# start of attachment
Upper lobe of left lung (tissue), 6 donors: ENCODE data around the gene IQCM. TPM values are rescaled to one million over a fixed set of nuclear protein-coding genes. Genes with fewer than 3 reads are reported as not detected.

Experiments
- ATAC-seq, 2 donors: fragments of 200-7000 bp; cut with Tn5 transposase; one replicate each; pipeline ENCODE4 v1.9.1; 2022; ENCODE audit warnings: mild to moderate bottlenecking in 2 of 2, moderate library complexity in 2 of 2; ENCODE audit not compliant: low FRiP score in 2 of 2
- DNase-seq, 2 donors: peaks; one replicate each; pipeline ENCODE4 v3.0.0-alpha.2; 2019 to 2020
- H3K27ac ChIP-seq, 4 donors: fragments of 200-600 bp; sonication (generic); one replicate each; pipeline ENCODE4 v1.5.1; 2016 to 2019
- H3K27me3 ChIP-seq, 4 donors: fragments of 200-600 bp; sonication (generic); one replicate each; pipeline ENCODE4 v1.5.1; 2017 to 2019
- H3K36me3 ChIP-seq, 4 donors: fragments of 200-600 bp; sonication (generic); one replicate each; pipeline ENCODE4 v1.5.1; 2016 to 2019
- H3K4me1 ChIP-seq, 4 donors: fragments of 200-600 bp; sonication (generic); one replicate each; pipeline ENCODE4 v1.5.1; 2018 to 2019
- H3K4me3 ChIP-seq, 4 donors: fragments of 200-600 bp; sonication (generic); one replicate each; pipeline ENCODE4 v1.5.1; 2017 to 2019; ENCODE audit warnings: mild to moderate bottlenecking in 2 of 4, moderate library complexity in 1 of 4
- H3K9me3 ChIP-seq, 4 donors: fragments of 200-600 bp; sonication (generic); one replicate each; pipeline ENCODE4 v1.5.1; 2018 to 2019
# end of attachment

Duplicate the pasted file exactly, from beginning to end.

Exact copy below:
Upper lobe of left lung (tissue), 6 donors: ENCODE data around the gene IQCM. TPM values are rescaled to one million over a fixed set of nuclear protein-coding genes. Genes with fewer than 3 reads are reported as not detected.

Experiments
- ATAC-seq, 2 donors: fragments of 200-7000 bp; cut with Tn5 transposase; one replicate each; pipeline ENCODE4 v1.9.1; 2022; ENCODE audit warnings: mild to moderate bottlenecking in 2 of 2, moderate library complexity in 2 of 2; ENCODE audit not compliant: low FRiP score in 2 of 2
- DNase-seq, 2 donors: peaks; one replicate each; pipeline ENCODE4 v3.0.0-alpha.2; 2019 to 2020
- H3K27ac ChIP-seq, 4 donors: fragments of 200-600 bp; sonication (generic); one replicate each; pipeline ENCODE4 v1.5.1; 2016 to 2019
- H3K27me3 ChIP-seq, 4 donors: fragments of 200-600 bp; sonication (generic); one replicate each; pipeline ENCODE4 v1.5.1; 2017 to 2019
- H3K36me3 ChIP-seq, 4 donors: fragments of 200-600 bp; sonication (generic); one replicate each; pipeline ENCODE4 v1.5.1; 2016 to 2019
- H3K4me1 ChIP-seq, 4 donors: fragments of 200-600 bp; sonication (generic); one replicate each; pipeline ENCODE4 v1.5.1; 2018 to 2019
- H3K4me3 ChIP-seq, 4 donors: fragments of 200-600 bp; sonication (generic); one replicate each; pipeline ENCODE4 v1.5.1; 2017 to 2019; ENCODE audit warnings: mild to moderate bottlenecking in 2 of 4, moderate library complexity in 1 of 4
- H3K9me3 ChIP-seq, 4 donors: fragments of 200-600 bp; sonication (generic); one replicate each; pipeline ENCODE4 v1.5.1; 2018 to 2019